EPA head under siege

A PARLIAMENTARY inquiry has called for the New South Wales Environmental Protection Agency chief executive’s powers to be curtailed while Western Australia's environmental regulator will be probed on its role in an alleged Bio-Organics pollution incident.

Jacqueline Ong

In June, opposition leader Luke Foley moved for the inquiry into the performance of the EPA to be set up, following claims of mismanagement, botched prosecutions and cover-ups.

As part of the inquiry, the EPA's management of six cases came under scrutiny: land contamination in Botany and Hillsdale; dust pollution in the Hunter; regulation of cruise passenger ships at White Bay Cruise; ground water contamination in the Pilliga by Santos; failed prosecution of Du Pont and the regulation forestry practices at the Royal Camp State Forest.

Now, the state's Legislative Council committee has released a report outlining its findings and has proposed a range of recommendations.

The committee questioned the complexity of the “duel-hat” role performed by chair and CEO Barry Buffier, who presently reported both to Environment Minister Rob Stokes and a separately established EPA Board, which acts as an independent, expertise-based governing board that oversees and monitors the activities of the EPA.

The committee said Buffier's role stood in contrast to that of the CEO of most other NSW agencies, where the CEO participates as a member of the oversight board but did not hold the position of chair.

Thus, it recommended that the Protection of the Environment Administration (POEO) Act be amended to provide for the appointment of a chairperson of the board, independent of the CEO, and the governor, on recommendation of the environment minister and with the concurrence of the board, appoint the EPA's new CEO.

A total of 17 recommendations were made on ways the EPA could do better, most of which were specific to the six cases.

However, the committee found the regulator's communication efforts wanting, and recommended the EPA, as part of its public engagement and communication strategy, "make greater use of community consultation committees, ensuring they are transparently evaluated and engender genuine participation".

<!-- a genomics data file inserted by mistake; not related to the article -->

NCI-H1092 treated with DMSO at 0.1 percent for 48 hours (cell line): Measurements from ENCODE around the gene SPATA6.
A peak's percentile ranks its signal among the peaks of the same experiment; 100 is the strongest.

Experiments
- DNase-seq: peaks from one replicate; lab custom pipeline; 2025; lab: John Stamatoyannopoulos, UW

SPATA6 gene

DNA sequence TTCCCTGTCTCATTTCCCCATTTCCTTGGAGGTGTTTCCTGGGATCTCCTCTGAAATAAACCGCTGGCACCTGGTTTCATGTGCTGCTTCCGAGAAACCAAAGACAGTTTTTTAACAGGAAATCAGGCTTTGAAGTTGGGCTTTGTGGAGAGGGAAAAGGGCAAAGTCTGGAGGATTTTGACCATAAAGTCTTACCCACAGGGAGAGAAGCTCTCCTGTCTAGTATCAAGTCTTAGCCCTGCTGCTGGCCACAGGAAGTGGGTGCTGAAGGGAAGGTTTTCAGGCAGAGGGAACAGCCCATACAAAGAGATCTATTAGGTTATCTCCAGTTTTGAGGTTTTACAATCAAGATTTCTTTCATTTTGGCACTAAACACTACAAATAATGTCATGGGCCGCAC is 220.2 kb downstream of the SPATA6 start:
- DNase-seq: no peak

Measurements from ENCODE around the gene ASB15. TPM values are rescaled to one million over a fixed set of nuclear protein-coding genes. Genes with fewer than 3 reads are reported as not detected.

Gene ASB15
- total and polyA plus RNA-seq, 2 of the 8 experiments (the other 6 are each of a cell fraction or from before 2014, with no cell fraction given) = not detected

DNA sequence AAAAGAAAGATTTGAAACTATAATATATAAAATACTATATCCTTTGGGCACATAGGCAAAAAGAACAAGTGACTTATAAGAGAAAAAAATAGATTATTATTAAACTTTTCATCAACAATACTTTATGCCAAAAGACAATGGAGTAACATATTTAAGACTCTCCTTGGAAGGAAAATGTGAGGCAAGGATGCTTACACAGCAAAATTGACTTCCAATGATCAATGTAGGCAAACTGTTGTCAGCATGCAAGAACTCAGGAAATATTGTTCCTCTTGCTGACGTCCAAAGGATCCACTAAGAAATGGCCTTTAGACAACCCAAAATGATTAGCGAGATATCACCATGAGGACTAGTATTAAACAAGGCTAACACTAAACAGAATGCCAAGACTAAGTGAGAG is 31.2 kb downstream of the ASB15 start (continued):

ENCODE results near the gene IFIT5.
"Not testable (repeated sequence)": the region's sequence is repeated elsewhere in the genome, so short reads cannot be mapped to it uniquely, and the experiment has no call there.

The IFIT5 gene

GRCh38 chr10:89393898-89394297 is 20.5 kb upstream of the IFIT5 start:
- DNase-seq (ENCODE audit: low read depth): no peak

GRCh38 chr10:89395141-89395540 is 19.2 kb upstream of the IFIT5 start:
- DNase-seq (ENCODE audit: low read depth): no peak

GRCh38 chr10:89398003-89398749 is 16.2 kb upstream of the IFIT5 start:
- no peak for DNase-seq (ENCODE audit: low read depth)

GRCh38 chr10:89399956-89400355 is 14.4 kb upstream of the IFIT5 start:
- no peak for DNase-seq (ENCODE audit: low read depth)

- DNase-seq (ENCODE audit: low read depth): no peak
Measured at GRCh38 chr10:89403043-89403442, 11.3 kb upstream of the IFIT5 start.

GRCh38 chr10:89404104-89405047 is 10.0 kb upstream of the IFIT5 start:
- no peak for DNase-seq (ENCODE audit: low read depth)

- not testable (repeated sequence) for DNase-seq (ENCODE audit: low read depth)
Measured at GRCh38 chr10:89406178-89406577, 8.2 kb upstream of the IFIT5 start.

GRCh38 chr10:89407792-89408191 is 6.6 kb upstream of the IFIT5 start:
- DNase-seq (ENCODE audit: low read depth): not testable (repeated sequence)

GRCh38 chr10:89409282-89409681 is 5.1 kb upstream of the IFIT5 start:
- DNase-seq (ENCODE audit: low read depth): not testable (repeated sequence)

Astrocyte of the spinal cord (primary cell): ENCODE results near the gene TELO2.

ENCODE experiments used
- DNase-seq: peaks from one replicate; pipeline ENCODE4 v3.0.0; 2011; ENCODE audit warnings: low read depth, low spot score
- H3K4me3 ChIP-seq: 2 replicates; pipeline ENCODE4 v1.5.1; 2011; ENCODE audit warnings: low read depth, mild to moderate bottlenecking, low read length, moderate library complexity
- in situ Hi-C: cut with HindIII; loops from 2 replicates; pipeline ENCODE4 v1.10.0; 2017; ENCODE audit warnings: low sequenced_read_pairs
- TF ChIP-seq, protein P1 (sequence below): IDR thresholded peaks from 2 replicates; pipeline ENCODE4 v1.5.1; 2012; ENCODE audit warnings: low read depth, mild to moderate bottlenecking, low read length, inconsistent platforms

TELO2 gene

The committee added that the EPA should "take immediate steps to refine and enhance stringent internal protocols and procedures to ensure timely public communication of all pollution incidents".

Resourcing was another issue noted by the committee, which said the regulator needed to be adequately resourced to clear the backlog of contaminated sites awaiting assessments and called for the development of systems to ensure these sites "are assessed in a more timely manner".

Additionally, the committee suggested applying a multiplier effect for penalty notices to repeat offenders and setting maximum pollution or emissions caps for zones and regions, and called for the EPA to conduct a "comprehensive review" of its licensing procedure for hazardous chemicals.

"The review should examine the appropriateness of granting environmental licences that do not provide clear limits with respect to the use of hazardous chemicals. Further, the review should also consider the appropriate recourse to be taken against a licensee for failing to maintain concentrations within specified limits," the committee said.

WA regulator's role in Bio-Organics dumping

Over in WA, the Department of Environment Regulation's role in the Bio-Organics case, particularly how it allowed the Oakford-based composter to continue operating for so long despite reports that contaminated liquid from the site had been draining into the Serpentine River, will be probed by a parliamentary inquiry.

The DER revoked Bio-Organics' licence in June last year. However, investigative reports by News Ltd were published as early as February, claiming the lives of the facility's neighbours were "being ruined by putrid smells and other impacts" from the site.

Perth’s The Sunday Times also reported that samples collected by the DER of liquid from the site showed high concentrations of chemicals including arsenic and cadmium.

According to News Ltd, tankers delivered more than 30 million of liquid waste to the site in 2013, which was then tipped onto compost piles with the excess seeping into the ground.

News Ltd said records obtained earlier this month showed that about 25 million litres was grease trap waste but the remainder included solvent-based waste, oils, acids and human sewage.

The DER has conceded that it failed to properly monitor the site and had permitted certain liquid wastes to go to Bio-Organics as part of trials, though these were meant to be temporary and limited.

Bio-Organics, which denies causing pollution, has welcomed the inquiry, saying official records of liquid wastes were riddled with errors.

"The allegation that Bio-Organics receives sewerage or septage waste is not the case and physical records prove this,” Bio-Organics director Ben Avila told News Ltd.

“DER will be provided with the results of this archival investigation and ask to please explain why and how these errors were made.”

Chairman of the environment and public affairs committee Simon O'Brien has confirmed an inquiry was underway.

"The committee will decide on the next steps – which may or may not include hearings – when we next meet," O'Brien said.

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